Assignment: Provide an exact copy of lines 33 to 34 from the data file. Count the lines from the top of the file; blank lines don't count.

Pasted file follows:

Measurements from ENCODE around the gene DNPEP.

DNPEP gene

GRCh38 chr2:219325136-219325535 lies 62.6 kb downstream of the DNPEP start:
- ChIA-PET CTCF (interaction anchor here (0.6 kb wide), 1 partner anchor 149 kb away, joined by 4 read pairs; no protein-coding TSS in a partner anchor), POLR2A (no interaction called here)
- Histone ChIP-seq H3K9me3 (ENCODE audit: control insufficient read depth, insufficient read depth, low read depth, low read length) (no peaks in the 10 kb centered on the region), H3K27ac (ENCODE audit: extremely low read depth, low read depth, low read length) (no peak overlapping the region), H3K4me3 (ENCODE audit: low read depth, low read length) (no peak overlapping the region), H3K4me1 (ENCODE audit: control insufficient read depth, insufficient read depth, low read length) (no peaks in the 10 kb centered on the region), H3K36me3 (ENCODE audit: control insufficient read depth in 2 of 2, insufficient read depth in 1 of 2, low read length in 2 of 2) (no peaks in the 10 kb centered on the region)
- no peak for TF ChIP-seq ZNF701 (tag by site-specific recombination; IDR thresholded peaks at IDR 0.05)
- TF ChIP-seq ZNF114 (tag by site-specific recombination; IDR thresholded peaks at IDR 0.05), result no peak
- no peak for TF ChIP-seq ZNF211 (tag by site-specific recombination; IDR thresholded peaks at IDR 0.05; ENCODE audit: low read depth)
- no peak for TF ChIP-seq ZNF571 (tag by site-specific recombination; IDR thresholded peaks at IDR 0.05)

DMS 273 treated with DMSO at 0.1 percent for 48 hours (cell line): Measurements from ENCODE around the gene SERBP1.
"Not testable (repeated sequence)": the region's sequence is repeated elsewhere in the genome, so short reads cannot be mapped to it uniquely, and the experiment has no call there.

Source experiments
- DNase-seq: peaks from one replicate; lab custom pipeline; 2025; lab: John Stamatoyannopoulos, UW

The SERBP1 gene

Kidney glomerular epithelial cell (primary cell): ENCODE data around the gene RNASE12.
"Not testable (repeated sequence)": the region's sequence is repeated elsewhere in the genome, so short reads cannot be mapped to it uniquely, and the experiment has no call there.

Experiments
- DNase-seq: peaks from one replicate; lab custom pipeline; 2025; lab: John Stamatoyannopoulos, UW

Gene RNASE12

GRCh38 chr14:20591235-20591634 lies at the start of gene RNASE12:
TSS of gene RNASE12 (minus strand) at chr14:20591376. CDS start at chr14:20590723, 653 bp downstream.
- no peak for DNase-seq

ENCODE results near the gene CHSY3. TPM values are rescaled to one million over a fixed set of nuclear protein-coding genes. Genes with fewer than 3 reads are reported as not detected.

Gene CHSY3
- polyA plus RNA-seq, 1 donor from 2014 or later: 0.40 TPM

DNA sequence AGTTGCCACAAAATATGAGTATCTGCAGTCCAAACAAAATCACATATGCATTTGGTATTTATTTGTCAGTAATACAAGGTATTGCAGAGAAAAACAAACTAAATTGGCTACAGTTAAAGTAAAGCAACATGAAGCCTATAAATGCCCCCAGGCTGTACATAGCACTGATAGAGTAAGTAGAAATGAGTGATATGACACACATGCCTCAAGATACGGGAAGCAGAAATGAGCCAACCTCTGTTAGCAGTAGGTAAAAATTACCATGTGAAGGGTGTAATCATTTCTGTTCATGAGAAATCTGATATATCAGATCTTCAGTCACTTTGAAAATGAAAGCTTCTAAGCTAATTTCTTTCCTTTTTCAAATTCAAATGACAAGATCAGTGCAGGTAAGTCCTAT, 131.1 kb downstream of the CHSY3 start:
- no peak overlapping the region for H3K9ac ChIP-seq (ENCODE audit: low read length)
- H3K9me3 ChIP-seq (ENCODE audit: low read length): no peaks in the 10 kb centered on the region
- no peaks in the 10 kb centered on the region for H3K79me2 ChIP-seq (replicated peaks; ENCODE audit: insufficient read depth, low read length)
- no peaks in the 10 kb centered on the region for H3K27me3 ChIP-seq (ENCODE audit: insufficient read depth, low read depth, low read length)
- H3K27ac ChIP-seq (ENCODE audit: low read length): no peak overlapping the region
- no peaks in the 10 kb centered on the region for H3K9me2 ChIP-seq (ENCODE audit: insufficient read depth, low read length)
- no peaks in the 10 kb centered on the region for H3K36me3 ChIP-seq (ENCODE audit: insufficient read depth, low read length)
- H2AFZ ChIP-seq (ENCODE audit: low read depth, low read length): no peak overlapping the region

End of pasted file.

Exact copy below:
- no peaks in the 10 kb centered on the region for H3K36me3 ChIP-seq (ENCODE audit: insufficient read depth, low read length)
- H2AFZ ChIP-seq (ENCODE audit: low read depth, low read length): no peak overlapping the region